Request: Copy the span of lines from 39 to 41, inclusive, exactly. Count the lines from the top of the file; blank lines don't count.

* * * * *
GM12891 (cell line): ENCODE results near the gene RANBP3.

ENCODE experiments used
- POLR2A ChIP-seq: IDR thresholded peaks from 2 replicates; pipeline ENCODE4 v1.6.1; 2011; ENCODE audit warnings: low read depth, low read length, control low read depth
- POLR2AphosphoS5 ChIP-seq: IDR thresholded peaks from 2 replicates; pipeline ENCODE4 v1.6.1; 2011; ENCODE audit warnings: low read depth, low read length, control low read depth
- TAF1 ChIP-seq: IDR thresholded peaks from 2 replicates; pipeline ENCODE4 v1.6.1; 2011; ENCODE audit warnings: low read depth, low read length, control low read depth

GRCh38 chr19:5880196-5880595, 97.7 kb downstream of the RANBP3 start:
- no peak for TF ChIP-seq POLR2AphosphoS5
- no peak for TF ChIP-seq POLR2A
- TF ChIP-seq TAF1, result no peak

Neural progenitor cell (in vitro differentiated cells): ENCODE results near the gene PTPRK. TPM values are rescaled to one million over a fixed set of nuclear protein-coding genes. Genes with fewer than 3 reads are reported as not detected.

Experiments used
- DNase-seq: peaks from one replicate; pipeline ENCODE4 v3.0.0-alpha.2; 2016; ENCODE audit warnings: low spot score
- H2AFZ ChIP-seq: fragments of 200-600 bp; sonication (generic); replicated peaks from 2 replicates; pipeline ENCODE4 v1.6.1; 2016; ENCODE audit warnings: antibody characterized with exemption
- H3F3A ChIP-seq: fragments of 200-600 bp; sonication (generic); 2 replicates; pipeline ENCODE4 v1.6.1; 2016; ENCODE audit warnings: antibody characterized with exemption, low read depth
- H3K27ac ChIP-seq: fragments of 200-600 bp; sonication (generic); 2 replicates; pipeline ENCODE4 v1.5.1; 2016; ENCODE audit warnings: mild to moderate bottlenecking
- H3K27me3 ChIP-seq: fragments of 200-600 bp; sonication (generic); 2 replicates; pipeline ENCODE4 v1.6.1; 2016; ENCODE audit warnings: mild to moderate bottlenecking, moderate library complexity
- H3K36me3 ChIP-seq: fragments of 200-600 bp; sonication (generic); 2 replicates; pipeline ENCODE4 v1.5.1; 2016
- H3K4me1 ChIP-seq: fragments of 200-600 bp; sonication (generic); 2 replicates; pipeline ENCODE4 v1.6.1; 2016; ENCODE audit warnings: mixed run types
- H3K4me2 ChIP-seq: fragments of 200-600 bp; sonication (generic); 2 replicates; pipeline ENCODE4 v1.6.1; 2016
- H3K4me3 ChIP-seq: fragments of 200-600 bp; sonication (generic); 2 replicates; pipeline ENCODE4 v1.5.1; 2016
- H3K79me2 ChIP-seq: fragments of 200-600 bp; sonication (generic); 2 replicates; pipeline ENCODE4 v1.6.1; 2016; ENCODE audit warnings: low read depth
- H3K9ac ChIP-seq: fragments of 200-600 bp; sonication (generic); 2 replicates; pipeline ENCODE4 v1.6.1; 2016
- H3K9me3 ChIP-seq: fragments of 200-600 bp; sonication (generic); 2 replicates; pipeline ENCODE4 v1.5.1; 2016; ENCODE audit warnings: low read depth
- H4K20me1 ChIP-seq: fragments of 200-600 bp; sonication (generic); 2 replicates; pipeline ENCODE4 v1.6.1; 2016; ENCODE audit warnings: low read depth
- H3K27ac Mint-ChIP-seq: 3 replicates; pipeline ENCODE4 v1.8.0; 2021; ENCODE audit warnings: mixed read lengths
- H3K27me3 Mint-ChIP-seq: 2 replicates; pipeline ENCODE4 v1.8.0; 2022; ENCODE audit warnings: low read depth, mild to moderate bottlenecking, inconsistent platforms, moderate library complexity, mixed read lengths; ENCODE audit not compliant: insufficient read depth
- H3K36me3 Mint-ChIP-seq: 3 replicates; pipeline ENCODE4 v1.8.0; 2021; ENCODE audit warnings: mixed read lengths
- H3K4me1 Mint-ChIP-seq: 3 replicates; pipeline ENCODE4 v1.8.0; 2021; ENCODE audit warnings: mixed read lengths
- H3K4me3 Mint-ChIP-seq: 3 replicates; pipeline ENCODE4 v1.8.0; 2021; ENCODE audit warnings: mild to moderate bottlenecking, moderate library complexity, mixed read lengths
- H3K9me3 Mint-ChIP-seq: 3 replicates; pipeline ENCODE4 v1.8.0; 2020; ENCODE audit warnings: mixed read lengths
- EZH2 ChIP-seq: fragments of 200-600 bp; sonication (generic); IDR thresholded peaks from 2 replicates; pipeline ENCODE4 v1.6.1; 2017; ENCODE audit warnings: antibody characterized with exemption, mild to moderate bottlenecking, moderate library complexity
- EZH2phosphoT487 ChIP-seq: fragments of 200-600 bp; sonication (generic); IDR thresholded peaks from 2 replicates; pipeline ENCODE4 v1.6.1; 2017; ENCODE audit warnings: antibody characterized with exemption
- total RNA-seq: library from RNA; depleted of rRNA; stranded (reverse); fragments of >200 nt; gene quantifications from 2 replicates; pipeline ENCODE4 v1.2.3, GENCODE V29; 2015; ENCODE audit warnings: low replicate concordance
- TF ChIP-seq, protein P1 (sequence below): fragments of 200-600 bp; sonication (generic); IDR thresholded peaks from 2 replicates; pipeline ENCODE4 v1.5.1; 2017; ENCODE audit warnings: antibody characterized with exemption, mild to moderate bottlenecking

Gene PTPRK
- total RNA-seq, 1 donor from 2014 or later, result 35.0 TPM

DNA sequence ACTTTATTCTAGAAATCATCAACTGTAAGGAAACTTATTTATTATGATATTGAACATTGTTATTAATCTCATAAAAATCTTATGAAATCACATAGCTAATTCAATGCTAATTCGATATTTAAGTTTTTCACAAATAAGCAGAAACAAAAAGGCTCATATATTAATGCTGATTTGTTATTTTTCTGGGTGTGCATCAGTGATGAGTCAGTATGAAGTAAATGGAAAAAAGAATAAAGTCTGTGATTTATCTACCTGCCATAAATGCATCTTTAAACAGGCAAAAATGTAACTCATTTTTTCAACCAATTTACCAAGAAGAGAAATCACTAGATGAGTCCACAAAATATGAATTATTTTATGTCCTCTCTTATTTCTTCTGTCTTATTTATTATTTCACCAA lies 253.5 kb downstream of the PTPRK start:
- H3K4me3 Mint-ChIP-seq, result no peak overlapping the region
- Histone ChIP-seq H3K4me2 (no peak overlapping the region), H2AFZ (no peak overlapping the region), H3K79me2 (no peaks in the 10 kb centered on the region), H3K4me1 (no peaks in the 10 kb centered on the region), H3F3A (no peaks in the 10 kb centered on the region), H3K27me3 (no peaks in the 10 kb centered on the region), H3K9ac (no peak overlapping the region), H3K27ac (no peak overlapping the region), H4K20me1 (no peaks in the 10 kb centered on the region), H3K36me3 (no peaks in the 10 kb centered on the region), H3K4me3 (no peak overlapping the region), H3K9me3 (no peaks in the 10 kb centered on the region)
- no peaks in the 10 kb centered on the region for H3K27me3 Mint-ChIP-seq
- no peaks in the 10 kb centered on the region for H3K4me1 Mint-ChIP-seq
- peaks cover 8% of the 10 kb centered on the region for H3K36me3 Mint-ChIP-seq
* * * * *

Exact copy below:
- Histone ChIP-seq H3K4me2 (no peak overlapping the region), H2AFZ (no peak overlapping the region), H3K79me2 (no peaks in the 10 kb centered on the region), H3K4me1 (no peaks in the 10 kb centered on the region), H3F3A (no peaks in the 10 kb centered on the region), H3K27me3 (no peaks in the 10 kb centered on the region), H3K9ac (no peak overlapping the region), H3K27ac (no peak overlapping the region), H4K20me1 (no peaks in the 10 kb centered on the region), H3K36me3 (no peaks in the 10 kb centered on the region), H3K4me3 (no peak overlapping the region), H3K9me3 (no peaks in the 10 kb centered on the region)
- no peaks in the 10 kb centered on the region for H3K27me3 Mint-ChIP-seq
- no peaks in the 10 kb centered on the region for H3K4me1 Mint-ChIP-seq